Nokia has been selling off some of its divisions. Now, the Finnish handset maker is also selling off some patents.
Digia just acquired Qt software technologies and Qt business from Nokia. That means Nokia just took its hands off the associated product development, commercial and open-source licensing and service business. Financial terms of the deal were not disclosed.
Meanwhile, mobile technologies firm Vringo is snapping up 500 wireless patents from Nokia for $22 million plus a share of the future fees the patents generate. The portfolio spans technologies relating to cellular infrastructure, including communication management, data and signal transmission, mobility management, radio resources management and services.
Nokia acquired Qt in 2008 in a move to give developers the tools they need to write mobile apps for Symbian and MeeGo devices. More than 450,000 developers and thousands of companies in 70-plus industries have used Qt to power apps and user interfaces. But Nokia has since inked a deal to carry Microsoft Windows Phone on its handsets.
Digia will take those technologies and push them out to developers working on iOS, Android and Windows 8 platforms. As part of the transaction, a maximum of 125 Qt employees from Nokia will transfer to Digia and work to release Qt5.
"Now is a good time for everyone to revisit their perception of Qt," said Tommi Laitinen, senior vice president of International Products at Digia. "Digia's targeted R&D investments will bring back focus on Qt's desktop and embedded platform support, while widening the support for mobile operating systems."
Michael Disabato, managing vice president of network and telecom at Gartner, said it's obvious that Nokia needs cash. With that in mind, anything related to Symbian is likely to be on the chopping block as Nokia focuses on Windows phones.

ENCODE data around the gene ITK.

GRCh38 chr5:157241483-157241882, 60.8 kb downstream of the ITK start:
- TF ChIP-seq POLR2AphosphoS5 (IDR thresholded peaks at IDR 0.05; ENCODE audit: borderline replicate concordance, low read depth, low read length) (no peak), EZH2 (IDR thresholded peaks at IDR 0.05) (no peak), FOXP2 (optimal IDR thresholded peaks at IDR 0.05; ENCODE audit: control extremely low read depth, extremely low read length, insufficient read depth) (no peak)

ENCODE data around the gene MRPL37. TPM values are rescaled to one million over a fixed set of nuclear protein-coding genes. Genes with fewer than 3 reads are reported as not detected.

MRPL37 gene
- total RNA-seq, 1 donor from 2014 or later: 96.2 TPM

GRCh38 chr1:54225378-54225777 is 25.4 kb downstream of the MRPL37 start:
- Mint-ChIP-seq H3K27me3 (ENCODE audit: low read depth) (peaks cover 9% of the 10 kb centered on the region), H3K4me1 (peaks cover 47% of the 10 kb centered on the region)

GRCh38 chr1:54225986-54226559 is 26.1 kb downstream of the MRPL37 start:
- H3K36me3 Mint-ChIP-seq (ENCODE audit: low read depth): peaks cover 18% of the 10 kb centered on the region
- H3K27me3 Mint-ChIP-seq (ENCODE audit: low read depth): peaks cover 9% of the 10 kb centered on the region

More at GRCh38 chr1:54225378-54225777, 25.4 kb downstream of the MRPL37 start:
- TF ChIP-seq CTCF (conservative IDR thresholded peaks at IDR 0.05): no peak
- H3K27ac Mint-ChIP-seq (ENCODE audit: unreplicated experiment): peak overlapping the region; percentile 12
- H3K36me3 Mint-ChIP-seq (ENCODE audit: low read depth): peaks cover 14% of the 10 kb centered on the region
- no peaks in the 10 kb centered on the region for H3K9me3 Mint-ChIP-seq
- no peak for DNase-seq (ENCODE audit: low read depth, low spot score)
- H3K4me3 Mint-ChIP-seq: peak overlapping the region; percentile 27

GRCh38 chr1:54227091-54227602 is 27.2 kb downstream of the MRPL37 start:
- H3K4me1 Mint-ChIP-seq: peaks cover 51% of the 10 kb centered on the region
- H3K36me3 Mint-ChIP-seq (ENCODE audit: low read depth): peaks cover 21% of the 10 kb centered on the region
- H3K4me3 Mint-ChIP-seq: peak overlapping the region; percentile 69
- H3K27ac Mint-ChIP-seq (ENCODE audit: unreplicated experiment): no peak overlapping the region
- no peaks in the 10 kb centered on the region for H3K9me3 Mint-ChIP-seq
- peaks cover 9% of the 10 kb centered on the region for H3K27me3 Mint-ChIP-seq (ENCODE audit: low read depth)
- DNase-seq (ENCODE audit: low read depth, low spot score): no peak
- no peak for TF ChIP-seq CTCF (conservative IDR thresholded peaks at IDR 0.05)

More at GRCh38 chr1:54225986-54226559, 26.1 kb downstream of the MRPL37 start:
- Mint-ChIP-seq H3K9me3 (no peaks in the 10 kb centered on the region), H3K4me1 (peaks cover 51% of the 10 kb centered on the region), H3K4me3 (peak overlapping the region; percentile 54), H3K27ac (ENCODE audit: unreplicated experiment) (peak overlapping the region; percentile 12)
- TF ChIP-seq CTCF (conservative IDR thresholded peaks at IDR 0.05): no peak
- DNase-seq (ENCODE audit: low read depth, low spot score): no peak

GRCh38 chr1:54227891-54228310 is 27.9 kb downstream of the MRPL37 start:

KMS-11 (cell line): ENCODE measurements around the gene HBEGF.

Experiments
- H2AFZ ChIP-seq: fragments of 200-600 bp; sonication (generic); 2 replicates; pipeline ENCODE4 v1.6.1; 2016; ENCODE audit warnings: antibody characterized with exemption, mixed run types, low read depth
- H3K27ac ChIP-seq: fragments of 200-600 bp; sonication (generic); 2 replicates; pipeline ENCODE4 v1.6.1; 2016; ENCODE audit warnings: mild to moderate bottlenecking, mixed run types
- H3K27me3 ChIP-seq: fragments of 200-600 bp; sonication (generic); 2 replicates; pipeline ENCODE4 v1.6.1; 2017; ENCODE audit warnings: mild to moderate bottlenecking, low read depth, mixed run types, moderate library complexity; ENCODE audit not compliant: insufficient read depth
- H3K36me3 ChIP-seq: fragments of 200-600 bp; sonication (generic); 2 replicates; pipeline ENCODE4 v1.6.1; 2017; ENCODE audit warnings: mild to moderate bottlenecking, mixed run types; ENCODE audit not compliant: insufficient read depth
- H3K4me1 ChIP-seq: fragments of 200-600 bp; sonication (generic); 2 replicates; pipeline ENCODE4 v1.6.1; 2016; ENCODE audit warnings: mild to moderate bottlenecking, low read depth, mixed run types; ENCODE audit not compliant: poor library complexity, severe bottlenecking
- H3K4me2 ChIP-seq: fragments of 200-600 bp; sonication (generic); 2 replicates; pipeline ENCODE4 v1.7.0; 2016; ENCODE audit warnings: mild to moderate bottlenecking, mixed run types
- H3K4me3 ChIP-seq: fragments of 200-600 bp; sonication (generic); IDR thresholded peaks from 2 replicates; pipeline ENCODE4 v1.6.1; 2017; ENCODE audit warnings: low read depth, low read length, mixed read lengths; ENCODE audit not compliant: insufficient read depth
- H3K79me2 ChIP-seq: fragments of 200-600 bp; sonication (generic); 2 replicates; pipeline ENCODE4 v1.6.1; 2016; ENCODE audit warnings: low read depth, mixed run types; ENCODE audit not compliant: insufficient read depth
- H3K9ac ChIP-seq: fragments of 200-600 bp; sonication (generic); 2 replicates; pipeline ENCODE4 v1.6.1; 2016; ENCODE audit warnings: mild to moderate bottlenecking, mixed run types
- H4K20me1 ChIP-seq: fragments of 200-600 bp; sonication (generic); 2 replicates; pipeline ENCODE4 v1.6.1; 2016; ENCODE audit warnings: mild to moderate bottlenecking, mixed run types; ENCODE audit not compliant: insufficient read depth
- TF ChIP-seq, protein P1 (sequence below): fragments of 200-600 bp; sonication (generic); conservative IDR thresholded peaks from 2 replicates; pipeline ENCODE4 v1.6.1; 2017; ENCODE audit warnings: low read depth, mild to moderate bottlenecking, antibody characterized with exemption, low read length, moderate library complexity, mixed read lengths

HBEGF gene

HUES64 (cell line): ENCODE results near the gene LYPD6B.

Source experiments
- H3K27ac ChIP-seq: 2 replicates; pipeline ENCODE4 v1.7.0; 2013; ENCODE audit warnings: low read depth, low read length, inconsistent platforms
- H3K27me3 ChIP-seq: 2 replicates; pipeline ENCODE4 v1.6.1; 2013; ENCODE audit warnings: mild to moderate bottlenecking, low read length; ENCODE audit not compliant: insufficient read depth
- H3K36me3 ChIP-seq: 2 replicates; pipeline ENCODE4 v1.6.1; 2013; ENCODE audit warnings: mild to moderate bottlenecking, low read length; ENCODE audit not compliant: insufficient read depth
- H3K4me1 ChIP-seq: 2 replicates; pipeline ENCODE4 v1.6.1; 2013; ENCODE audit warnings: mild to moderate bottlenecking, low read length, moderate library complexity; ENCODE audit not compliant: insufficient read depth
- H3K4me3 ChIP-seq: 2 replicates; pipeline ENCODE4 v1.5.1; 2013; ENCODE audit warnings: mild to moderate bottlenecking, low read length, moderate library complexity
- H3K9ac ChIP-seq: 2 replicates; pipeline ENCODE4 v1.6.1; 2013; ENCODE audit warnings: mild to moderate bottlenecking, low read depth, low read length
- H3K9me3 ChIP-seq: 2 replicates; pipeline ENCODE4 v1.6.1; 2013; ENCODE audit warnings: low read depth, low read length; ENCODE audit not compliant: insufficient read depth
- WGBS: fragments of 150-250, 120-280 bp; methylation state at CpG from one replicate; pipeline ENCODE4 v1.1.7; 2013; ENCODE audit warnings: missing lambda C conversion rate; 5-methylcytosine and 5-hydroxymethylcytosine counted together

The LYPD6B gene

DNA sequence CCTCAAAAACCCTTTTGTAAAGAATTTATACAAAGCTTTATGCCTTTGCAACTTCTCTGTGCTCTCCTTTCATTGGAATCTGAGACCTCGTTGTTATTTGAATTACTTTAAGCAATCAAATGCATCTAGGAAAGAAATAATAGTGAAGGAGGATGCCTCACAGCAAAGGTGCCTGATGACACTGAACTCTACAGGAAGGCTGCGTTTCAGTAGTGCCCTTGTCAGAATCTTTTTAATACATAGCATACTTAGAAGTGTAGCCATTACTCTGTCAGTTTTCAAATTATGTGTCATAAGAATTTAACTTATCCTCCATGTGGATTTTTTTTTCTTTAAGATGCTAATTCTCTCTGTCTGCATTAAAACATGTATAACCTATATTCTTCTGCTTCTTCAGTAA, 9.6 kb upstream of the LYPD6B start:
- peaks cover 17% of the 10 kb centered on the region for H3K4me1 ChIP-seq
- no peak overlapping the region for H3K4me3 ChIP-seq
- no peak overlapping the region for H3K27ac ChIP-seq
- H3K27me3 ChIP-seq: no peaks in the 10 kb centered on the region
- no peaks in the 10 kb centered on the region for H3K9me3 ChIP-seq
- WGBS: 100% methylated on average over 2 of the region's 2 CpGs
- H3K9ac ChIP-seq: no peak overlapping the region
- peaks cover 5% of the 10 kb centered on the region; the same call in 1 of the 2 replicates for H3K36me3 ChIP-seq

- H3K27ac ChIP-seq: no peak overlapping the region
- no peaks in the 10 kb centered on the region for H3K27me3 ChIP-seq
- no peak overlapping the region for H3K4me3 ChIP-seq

But will Windows phones save Nokia?
"If the Windows Phones don't achieve consumer acceptance Nokia will be following RIM," Disabato told us. "Right now, we're waiting to see what Windows 8 phones will look like. Will the consumers like them? Will there be good quality apps; ported apps that people can get on the iPhone and Android phones? If not, that may knock Nokia out of purchasing consideration."
For example, Windows 8 phones will have productivity apps like Microsoft Office, but if popular gaming apps are not available consumers may not invest in the devices. The other issue is timing. Some industry watches are suggesting that Nokia could announce Windows Phone 8 devices in early September, which means they could launch in time for the holiday shopping season.
"Nokia missed an opportunity to sell to the back to school crowd, and if they don't have these phones in place by the holidays it's going to be bad news for them," Disabato said. "We'll have to wait and see if consumers like the phones."